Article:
For example, Johnson pointed to upcoming plans for “JCP”—as he refers to the retailer—which include opening nearly 20 shops for home products in 505 stores with brands such as Michael Graves, Jonathan Adler and Sir Terence Conran, among others (Plans for Martha Stewart shops are on holding pending the Macy’s Inc. lawsuit over JCPenney’s deal with the home doyenne). Also opening will be about 700 Joe Fresh apparel and accessories shops, a plan that will transform nearly 11 million square feet of retail space this spring. Other shops include Pearl by Georgina Chapman of Marchesa, L’Amour Nanette Lepore, William Rast, Lulu by Lulu Guinness and Duro Olowu for JCP.

This year, JCPenney also plans to open 60 Sephora shops inside its stores, bringing the total number to 446.

Attention Getter: Ron Johnson, JCPenney's CEO

Attention Getter: Ron Johnson, JCPenney’s CEO

“Looking ahead, we are energized by our shop roll out plans for 2013 and the exciting work our teams are undertaking to transform the store,” Johnson said. “Combining a new marketing campaign focused on style and value, incredible new brands and updated merchandise, with continued enhancements to the customer experience both in our stores and on JCP.com, we are working towards reconnecting with our core customer while attracting new customers to JCPenney.”

Returning to Sales, Promotions

Noting that Johnson said “we are here for the long haul and we believe we’re taking steps needed to return to growth” analysts believe that Johnson already has already returned to some retail strategies that were initially dropped 13 months ago. Those include adding promotions and sale around events and holidays such as back to school and Valentine’s Day. The store resumed sending customers email offers such as $10 in-store coupons and 30% discounts on special clearance items.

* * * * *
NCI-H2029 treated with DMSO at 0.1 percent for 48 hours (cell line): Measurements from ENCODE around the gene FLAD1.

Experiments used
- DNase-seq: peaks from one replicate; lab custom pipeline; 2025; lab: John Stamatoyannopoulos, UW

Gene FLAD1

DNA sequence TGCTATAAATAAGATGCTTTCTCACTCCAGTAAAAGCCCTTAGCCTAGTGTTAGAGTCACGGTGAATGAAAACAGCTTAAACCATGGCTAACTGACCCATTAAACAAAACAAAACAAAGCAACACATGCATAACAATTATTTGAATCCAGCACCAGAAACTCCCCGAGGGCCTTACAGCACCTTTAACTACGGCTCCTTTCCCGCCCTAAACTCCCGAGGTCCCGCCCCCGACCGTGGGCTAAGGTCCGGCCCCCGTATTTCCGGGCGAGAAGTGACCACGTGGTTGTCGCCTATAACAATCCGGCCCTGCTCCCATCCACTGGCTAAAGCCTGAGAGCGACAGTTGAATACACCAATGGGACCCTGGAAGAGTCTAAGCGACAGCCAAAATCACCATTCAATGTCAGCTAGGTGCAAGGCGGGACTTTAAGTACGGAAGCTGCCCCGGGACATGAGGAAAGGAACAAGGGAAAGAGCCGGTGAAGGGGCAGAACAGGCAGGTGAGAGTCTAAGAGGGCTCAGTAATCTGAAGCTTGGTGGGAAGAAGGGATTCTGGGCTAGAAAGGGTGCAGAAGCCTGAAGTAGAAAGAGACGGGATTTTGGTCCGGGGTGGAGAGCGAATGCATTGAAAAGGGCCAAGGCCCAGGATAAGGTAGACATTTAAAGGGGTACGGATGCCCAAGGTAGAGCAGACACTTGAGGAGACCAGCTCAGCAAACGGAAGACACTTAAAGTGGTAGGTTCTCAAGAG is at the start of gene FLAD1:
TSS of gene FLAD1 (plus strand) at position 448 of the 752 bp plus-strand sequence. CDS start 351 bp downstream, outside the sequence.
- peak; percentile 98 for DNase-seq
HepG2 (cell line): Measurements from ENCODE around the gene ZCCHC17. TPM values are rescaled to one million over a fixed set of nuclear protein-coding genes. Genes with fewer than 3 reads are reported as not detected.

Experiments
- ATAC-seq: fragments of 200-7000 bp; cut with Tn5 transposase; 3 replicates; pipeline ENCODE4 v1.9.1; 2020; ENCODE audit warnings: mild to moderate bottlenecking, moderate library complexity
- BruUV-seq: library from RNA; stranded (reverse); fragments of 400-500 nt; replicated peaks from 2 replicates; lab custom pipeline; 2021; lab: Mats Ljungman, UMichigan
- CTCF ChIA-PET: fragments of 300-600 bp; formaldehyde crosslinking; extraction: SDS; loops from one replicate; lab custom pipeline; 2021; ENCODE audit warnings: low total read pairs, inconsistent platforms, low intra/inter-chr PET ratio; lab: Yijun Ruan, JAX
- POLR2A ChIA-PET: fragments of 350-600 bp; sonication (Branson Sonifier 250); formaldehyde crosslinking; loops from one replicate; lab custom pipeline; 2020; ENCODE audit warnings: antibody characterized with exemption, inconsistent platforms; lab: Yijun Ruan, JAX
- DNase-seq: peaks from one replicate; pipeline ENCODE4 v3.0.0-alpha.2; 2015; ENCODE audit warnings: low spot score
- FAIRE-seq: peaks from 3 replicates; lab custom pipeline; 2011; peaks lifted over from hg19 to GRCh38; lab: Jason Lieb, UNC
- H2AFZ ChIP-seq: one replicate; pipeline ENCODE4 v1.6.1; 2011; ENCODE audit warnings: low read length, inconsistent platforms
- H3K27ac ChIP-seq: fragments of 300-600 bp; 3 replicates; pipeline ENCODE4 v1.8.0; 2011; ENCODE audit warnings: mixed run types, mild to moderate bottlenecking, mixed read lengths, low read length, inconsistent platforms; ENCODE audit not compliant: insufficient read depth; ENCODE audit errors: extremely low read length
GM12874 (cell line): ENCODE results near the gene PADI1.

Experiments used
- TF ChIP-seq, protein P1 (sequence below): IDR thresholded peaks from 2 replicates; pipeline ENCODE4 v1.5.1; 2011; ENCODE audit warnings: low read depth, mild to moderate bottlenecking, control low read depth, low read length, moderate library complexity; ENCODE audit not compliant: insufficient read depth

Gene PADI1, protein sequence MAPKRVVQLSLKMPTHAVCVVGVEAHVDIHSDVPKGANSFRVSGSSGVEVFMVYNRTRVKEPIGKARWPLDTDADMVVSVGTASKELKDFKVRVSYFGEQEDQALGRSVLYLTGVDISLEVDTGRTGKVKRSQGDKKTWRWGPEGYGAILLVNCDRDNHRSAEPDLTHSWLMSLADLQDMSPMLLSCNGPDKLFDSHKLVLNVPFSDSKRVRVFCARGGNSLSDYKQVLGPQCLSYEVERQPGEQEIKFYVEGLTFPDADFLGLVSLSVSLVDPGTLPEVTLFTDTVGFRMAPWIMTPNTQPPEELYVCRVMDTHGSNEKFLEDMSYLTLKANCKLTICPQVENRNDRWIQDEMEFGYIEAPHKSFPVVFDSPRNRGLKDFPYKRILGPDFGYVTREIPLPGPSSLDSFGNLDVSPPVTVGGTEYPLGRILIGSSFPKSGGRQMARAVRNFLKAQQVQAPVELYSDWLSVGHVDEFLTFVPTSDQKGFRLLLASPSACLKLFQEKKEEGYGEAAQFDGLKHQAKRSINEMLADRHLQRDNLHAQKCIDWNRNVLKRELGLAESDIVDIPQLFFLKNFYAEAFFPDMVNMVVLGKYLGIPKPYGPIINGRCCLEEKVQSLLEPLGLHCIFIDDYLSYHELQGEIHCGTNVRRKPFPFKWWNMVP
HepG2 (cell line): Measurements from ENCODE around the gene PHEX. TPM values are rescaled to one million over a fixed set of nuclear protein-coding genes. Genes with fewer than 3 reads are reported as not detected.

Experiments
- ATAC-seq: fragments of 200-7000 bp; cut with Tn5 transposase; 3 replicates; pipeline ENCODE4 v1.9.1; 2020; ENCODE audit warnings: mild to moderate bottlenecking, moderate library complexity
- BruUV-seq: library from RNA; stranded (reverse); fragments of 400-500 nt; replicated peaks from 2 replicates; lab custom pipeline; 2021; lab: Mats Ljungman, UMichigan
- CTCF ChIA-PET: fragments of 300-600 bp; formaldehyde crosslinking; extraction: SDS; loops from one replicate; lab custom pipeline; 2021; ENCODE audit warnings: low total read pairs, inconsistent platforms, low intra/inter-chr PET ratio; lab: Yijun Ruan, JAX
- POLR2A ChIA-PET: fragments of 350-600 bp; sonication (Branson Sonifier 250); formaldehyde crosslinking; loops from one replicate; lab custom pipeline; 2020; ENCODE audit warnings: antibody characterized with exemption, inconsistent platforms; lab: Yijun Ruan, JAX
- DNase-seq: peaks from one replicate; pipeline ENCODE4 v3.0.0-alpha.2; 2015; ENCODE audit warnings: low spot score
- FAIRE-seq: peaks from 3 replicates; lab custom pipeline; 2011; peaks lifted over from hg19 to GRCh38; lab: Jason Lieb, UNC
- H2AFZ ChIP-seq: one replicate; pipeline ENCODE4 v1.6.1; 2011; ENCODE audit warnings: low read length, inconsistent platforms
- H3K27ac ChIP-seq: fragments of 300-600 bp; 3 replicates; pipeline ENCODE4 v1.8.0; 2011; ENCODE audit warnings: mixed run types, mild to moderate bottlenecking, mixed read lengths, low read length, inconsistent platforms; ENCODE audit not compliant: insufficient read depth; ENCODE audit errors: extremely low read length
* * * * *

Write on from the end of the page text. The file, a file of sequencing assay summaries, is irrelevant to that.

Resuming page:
“They’re essentially changing the premise they started with a year ago by adding promotions,” said Erika Maschmeyer, an analyst at Robert W. Baird & Co. “They needed that catalyst to drive initial traffic. They are getting closer to that. It’ll be interesting to see whether it’s enough.”

Johnson continues, too, to have the full backing of board member Bill Ackman, the billionaire owner of Pershing Square Capital, JCPenney’s largest shareholder.

Wall Street, however, will be keeping an eye on more than gross margin and comparable store sales figures, too.

The department store had $930 million in cash and cash equivalents at the end of the quarter down from $1.5 billion a year earlier. “Observers are particularly focused on whether Johnson will have sufficient cash reserves to fully withstand the customer flight,” noted one retail analyst this morning.

 

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Jeff Prine, Editor at Large, Accessories Magazine
Jeff returns as a regular contributor to Accessories magazine. Initially Jeff worked as senior editor at Accessories more than 20 years ago and his love of the industry has followed him until present. Since his tenure here, Jeff has continued to report jewelry, watch and other luxury goods trends as executive editor at Modern Jeweler magazine, fashion director at Lustre, and as contributor on products and trends for consumer and trade publications and websites. In addition to his editorial experience, Jeff also served as an adjunct instructor for accessories merchandising at Fashion Institute of Technology. jeffp@busjour.com